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Copyright 2013 Rocky Mountain Rider. ALL RIGHTS RESERVED. Reproduction of any editorial material, artwork and photos is strictly forbidden without express written permission of the publisher. For information about reprint rights, please contact the editor; editor@rockymountainrider.com.

 

Tips on Buying Good Horse Hay

 By Dorinda Troutman, RMR Staff Writer

 

August 2013 issue  

 

 

      Happiness for a horse owner is having a barn or shed full of top quality hay by the end of summer. In order to cut costs and ensure the best for your horses, it makes good business sense to know the difference between quality and poor hay.

      Good hay is vital to a horse’s overall health. Diets with low levels of grass hay have been indicated in colic, cribbing and wood chewing. The most economical feeding maximizes hay and/or pasture, and adds grain or supplements to meet additional requirements. To get the most value from hay, use a hay feeder, which can save up to 20%.

      Horses love alfalfa hay, but it is expensive and has more protein (16% to 20%) than mature, inactive and non-lactating horses need. Spring pasture has 20% to 25% protein — which is why horses can get into trouble with laminitis (grass founder) on such a rich diet. Good baled, grass hay has about 6% to 10% protein — which is perfect for maintaining the health of most horses.

      If a person is buying or selling a lot of hay, running a chemical analysis is helpful. Core samples should be taken from at least 20 bales in a lot and analyzed for moisture, crude protein, fiber, and mineral content. Ask your county extension agent for help in finding a laboratory and in reading results.

      You can tell a lot about hay quality by looking, feeling and smelling. Hay that is moldy or dusty, even in small quantities, should not be fed. Open a bale or thrust your hand in and pull out a handful from the center of the bale.

      1.  Look for clean hay (no dust or weeds) with plenty of soft and flexible leaf matter (more leaf than stem) that feels good in the hand. Hay with long stalks, less leaf and mature seed heads may have too much fiber and not enough protein. Clean, soft, leafy hay is more palatable, has more nutrients, and will have less waste.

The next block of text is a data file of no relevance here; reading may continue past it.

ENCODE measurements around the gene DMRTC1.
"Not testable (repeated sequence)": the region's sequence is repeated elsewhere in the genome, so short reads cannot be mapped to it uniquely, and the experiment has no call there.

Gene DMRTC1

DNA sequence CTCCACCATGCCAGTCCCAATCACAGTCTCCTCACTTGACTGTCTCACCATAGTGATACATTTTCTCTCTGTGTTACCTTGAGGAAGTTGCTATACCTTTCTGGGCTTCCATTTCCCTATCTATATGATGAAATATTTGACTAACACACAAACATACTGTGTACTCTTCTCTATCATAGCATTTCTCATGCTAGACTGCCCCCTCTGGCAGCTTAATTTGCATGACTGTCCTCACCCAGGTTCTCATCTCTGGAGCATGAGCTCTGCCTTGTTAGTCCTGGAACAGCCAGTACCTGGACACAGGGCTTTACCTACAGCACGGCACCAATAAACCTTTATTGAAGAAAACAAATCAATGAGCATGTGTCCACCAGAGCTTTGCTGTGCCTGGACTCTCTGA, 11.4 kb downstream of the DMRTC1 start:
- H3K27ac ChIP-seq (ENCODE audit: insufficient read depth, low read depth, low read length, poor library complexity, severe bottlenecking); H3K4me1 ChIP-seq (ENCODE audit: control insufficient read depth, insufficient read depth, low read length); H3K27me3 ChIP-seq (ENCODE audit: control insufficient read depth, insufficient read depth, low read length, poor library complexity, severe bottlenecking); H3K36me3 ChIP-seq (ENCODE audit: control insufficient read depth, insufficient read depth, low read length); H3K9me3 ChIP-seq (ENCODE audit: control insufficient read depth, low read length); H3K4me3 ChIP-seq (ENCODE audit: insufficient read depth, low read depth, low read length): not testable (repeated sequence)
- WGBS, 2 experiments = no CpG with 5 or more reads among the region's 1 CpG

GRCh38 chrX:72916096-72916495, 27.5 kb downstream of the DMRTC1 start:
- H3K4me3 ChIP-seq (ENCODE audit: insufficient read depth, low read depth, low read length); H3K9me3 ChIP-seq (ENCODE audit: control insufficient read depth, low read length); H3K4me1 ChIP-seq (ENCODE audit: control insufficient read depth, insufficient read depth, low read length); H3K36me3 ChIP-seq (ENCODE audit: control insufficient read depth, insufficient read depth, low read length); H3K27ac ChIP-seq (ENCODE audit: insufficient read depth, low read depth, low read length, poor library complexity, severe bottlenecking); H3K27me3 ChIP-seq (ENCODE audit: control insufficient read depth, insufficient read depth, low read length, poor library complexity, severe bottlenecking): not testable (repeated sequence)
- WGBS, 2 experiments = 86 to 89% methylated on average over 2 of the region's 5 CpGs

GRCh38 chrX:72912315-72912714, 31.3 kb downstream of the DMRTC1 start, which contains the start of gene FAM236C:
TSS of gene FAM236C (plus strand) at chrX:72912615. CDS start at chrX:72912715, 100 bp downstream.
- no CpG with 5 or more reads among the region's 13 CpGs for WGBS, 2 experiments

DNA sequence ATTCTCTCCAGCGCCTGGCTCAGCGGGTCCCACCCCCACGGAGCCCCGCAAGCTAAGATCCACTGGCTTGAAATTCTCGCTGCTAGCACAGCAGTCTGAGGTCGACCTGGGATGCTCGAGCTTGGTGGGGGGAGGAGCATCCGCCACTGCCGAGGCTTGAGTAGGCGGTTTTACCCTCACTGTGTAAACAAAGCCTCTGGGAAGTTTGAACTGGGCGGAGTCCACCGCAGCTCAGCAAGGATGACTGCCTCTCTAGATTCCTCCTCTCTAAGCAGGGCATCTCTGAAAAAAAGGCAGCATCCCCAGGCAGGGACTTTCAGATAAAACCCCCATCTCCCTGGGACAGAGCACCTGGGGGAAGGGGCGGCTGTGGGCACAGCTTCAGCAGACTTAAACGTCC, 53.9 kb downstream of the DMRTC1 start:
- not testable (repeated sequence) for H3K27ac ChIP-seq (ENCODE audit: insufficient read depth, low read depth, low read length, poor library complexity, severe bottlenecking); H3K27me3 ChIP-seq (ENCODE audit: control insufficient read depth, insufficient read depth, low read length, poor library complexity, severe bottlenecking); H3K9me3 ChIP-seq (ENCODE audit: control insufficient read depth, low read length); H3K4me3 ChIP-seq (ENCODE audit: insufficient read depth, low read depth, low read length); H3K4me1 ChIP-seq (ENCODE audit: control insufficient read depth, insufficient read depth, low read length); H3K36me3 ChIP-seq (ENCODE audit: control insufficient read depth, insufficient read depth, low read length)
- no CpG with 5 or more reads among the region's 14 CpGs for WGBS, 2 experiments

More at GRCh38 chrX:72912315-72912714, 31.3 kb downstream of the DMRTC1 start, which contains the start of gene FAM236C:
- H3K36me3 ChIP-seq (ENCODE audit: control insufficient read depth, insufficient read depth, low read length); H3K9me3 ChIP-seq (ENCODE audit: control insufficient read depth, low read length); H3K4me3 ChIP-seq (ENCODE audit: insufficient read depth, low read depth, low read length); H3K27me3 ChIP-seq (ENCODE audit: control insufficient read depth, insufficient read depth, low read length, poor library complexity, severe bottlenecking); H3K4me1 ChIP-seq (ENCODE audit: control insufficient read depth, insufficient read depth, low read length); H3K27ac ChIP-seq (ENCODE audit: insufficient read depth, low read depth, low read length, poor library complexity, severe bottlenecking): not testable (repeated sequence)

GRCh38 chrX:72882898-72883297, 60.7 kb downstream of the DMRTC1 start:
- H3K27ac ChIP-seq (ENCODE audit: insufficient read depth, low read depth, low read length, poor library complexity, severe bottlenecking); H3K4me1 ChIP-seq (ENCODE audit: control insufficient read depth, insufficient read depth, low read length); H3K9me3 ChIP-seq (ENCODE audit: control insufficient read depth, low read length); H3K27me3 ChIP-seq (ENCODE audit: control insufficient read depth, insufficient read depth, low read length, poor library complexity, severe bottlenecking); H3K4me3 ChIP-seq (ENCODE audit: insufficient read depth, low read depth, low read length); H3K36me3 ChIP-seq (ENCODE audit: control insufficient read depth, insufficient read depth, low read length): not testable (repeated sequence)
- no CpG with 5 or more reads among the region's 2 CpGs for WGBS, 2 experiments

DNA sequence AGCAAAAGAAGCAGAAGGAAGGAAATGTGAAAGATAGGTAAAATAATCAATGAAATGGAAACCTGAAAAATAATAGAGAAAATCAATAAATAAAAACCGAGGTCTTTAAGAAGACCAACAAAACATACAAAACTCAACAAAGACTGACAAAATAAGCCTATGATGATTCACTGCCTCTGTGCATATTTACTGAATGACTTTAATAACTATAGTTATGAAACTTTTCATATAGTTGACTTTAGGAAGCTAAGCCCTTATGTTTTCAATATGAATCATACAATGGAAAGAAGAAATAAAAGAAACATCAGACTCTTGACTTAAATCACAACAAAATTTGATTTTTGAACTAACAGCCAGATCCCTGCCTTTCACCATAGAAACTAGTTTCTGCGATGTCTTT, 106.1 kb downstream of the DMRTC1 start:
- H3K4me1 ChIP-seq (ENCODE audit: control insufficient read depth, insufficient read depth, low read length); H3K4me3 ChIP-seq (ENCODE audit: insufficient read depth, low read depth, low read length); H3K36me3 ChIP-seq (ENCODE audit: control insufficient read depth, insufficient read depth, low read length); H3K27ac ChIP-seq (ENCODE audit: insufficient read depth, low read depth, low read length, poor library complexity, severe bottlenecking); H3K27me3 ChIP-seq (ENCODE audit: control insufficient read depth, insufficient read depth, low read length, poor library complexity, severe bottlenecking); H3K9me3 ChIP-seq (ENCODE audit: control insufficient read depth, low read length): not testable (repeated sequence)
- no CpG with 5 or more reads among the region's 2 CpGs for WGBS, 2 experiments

2.  Good hay is pale green in color. It will be higher in vitamins, protein and minerals. Hay that has been sun-bleached on the outside of a bale but is still pale green on the inside is fine.

      3.  Hay should ideally be baled with the moisture content at about 15% to 17%. After a month of proper curing, baled hay should have about 10% moisture. If it is higher, it may be moldy, which lowers feed value and can be toxic.

      The sweet smell of good hay is intoxicating. Mold is usually in the center of the bale with a darker discoloration, but you can smell mold even without it being visible.

       If the hay smells sharp, musty or almost metallic, it is moldy. If there is any heat inside the bale, it is too high in moisture and it will become moldy.

      Store hay with a little space between bales, and store fresh-cut hay for a month before feeding it to your horses. Buying poor-quality hay is never a bargain. Good-quality hay keeps your horses healthy and will save you money in the longer run.

     Buy only as much hay as you can store in a dry environment. An average horse will eat about 600 to 700 pounds of hay per month. Large, working or lactating horses and horses kept outside in the winter will eat more. Hay that is properly stored will be good for a year or more.

      

Copyright 2013 Rocky Mountain Rider. ALL RIGHTS RESERVED. Reproduction of any editorial material, artwork and photos is strictly forbidden without express written permission of the publisher. For information about reprint rights, please contact the editor; editor@rockymountainrider.com.

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